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How to talk to a friend who is getting divorced.

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When Glennon Doyle Melton, American author, speaker and activist, started working on her memoir Love Warrior she never thought for a second that just weeks before it’s release she’d be in the process of getting…well….divorced.

Still, that’s what’s happened.

Her “people”, no doubt anticipating another New York Times Bestselling book, asked her to delay the announcement about the break down of her marriage. She refused.

Glennon’s post “I need to tell you something” was published to her blog, and to a social media army of almost 800,000 devoted followers.

It is a beautiful, raw account of the decision her and her husband had to make for themselves.

Read Glennon’s full post, “I need to tell you something.”

Now she has turned her attention to offering advice on how to talk to a friend who is getting a divorce, which can be an absolute minefield. As a friend, you want to be there during times of need, but it’s hard to know when to approach and what to say or do.

Do they want advice? A shoulder to cry on? A night out on the town?

This week on Mamamia Out Loud, Mons, Mia and Kate spoke about what they’ve learned about giving helping friends through divorce.

Glennon says that since she publicly shared the news that her marriage was going through some difficulties four years ago she’s become a “soft place to land” for women in similar circumstances. Using her own experience and their wise words, she has come up with some timely advice for friends of anyone getting divorced.

She says she offers this advice with “humility, love (and a healthy dose of defensiveness on behalf of my heart and the heart of my warrior sisters).”

You need your friends more than ever when going through a divorce. Image: The Other Woman, 20th Century Fox

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1. Please don't gossip.

Glennon explains that it difficult to find a balance between honesty and a tell-all. She asks that people don't try and fill in the blanks themselves. "If you can, please resist assumptions, gossip, or asking for details..." she says.

2. Don't lament the sadness of it all.

Most women who are getting divorced have fought hard for their marriages, Glennon reminds us. She asks that we don't mention how sad it is that a marriage is ending. Divorced people know how sad it is. They are living with and carrying the sadness of it every moment of every day. Glennon writes, "Most of us fight like hell for our marriages until we realise that we can either save our marriage or save our souls."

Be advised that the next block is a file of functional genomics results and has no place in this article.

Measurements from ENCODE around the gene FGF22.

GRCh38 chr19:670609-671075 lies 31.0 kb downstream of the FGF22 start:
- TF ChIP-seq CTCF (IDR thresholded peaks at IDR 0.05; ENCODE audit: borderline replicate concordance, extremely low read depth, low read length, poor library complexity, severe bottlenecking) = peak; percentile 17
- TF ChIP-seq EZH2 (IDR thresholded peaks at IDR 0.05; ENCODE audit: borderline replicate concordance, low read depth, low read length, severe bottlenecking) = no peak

3. Try not to offer any advice.

It can be tempting to offer advice to a friend going through the process of divorce but that advice is usually unwelcome. Only the two people going through the divorce know the truth behind the split so any advice offered by friends can be misinformed. Glennon says that instead of offering advice, just offer "love and support."

When I knew our relationship was over. Article continues after this video.

4. Don't let your own feelings get in the way of being a good friend.

When someone, particularly a close friend, announces they are getting divorced it can stir up your own emotions due to your own marital issues. Glennon asks friends to try and avoid letting that happen and that if they do have a strong reaction to a divorce announcement to look inside themselves first before projecting that onto her. "If my news does that to you today, please look inside and get curious about whether those feelings have more to do with you and your life than they do about me and mine."

5. Stay close.

Just because you aren't sure what to say or what to do when a friend is getting divorced, don't let that result in distance between you. The most important thing you can do for a divorcing friend is to let them know that you are there. Glennon says, "Please stay close. I need you more than I have ever needed you."

Mamamia Out Loud is the weekly podcast with what everyone's talking about. Join Mia Freedman, Kate De Brito and Monique Bowley for everything from politics to pop culture. Subscribe in itunes, or listen here:

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